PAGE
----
Re: Kazakhstan – the “block vote” can be an issue at times. “Good taste” when it’s about the Nordics and whatever negative connotation when it comes to Eastern European countries.

Yet: Armenia, Azerbaijan, (formerly Belarus), Estonia, Georgia, Latvia, Lithuania, Ukraine and the Russian Federation are already a huge block. Some countries will always benefit from it even if for mere qualification into the GF. Add in Kazakhstan and the “balance of the blocks” would be forever altered to the benefit of the many.

Liisa
Liisa
25 days ago
Reply to  Una

The Baltics rarely change points with Armenia, Azerbaijan, Georgia and Ukraine.
They give points to Russia because they have a big Russian minority but usually don’t get points from Russia. It’s extremely outdated to associate the Baltics with that “Soviet bloc”. I understand if people did it in the 90s.

Una
Una
24 days ago
Reply to  Liisa

I don’t argue what you’re saying but the reality is that the televote points still matter as for the “voting block” and yes, one country is favoured biggishly also because of the former “Soviet past”, which is sad enough and I will thus apologize and stop talking about it.

In any case, Estonia is rocking it with Eesti Laul <3 and their first songs will come out this month!

Leif
Leif
25 days ago

Perhaps they should make it so that any country could not be put in the same half for more than two years in a row as well as have a longer time frame – say 10 years – during which the spilt between forst and second half had to be 50/50 for everyone.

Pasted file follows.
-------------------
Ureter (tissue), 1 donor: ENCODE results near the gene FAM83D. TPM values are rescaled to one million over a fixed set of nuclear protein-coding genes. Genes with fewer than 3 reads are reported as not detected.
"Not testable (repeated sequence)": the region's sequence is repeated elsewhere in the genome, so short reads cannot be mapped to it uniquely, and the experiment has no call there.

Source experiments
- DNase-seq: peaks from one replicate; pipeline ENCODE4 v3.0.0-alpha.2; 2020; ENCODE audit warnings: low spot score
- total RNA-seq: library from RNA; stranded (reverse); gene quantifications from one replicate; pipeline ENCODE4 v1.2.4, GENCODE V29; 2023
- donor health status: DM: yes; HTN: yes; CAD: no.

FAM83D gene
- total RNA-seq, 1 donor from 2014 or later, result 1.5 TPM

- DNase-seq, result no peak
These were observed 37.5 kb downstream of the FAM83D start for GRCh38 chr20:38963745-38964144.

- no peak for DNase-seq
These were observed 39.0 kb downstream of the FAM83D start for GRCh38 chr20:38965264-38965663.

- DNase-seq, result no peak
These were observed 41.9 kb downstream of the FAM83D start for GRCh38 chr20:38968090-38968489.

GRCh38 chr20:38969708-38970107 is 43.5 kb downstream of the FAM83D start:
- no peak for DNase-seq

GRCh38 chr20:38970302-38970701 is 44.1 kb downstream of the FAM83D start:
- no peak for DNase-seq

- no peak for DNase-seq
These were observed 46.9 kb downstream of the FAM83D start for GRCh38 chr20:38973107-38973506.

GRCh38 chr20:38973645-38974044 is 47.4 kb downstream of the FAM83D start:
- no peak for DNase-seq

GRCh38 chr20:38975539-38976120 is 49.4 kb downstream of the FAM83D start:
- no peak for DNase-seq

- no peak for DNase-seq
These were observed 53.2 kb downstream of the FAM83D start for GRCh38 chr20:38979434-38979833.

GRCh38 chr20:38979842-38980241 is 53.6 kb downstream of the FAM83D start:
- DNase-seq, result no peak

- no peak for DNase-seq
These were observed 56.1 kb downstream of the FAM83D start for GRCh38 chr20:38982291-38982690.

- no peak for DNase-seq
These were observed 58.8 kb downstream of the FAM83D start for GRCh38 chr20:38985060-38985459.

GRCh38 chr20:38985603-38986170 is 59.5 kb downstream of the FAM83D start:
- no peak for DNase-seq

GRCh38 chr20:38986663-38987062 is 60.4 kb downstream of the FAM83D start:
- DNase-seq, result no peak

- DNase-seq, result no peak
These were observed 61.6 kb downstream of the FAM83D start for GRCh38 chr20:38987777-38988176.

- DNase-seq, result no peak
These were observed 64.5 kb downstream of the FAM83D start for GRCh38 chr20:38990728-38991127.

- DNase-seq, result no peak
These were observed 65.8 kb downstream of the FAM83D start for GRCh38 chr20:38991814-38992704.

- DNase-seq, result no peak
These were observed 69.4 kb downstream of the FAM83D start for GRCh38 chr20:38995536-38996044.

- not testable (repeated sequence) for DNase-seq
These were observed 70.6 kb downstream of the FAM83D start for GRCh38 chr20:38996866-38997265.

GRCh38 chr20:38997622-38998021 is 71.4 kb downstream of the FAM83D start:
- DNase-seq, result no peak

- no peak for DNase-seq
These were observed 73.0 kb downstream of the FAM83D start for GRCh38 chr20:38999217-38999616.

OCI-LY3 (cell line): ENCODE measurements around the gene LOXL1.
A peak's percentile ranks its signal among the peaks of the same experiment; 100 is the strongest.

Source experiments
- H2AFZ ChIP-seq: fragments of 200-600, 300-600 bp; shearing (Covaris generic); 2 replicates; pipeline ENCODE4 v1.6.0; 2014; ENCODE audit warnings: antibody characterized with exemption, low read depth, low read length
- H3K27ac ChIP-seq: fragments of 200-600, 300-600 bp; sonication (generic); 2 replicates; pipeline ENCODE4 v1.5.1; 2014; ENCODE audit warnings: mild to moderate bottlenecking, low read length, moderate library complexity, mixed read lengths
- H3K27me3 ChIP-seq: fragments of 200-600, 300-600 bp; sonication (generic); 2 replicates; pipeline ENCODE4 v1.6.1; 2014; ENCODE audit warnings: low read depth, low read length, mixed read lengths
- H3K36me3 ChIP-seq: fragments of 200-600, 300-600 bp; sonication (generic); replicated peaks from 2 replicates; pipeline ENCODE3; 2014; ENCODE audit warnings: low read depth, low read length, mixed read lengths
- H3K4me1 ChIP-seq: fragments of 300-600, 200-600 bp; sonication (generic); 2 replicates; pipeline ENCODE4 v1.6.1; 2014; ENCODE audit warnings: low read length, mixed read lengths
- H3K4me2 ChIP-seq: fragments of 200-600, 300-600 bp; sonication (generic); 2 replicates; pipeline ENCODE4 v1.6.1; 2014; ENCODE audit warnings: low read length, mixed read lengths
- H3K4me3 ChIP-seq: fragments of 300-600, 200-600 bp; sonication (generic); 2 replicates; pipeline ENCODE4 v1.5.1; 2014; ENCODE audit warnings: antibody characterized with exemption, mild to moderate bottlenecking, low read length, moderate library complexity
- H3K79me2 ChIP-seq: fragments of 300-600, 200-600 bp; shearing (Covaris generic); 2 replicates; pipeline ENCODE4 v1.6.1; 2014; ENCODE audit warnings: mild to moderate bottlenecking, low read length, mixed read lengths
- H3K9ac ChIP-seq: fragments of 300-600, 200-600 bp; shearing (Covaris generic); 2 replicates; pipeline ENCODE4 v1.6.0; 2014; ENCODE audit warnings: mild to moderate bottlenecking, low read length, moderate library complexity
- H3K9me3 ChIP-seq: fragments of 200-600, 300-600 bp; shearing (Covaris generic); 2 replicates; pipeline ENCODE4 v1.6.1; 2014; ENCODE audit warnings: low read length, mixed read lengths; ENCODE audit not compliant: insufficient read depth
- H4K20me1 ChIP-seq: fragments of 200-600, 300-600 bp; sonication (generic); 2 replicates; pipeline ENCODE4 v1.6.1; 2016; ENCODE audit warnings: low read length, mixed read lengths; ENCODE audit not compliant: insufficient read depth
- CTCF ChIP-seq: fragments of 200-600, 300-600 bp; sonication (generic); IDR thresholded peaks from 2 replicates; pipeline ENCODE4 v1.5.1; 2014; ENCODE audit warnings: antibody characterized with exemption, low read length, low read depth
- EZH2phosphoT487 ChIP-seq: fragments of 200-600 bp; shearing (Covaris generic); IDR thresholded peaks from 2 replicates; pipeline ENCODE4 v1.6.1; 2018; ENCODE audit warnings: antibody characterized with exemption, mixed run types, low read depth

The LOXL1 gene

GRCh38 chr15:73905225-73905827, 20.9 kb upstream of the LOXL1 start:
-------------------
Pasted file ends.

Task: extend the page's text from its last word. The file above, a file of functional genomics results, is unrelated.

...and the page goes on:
That would still allow production some room to manouver and guarantee some fairness.

Last edited 25 days ago by Leif
Jesper Hjellnes
Jesper Hjellnes
25 days ago

Jon Ola Sand’s explanation about Kazakhstan is one of the dumbest excuses ever. Australians can get up at 5 AM to watch Eurovision, so why is time zone a problem for Kazakhstan? They have a small part of their country within Europe, shows interest in participation and are already a member of UEFA, so why can’t they join Eurovision too?

irn bru
irn bru
25 days ago

3am for me lol

Ethan1994
Ethan1994
25 days ago

I remember on another fansite (can’t remember which), someone said that Kazakhstan doesn’t have its own phoneline system (it shares one with Russia), similar to how San Marino doesn’t. And that that might be partly why. I don’t know if that’s true, though.

Whisker
Whisker
25 days ago

Do they prefer tea or coffee in Kazakhstan?

Whisker
Whisker
25 days ago
Reply to  Whisker

Come on people, the bill goes to Jon Ola. I’ll have a matcha.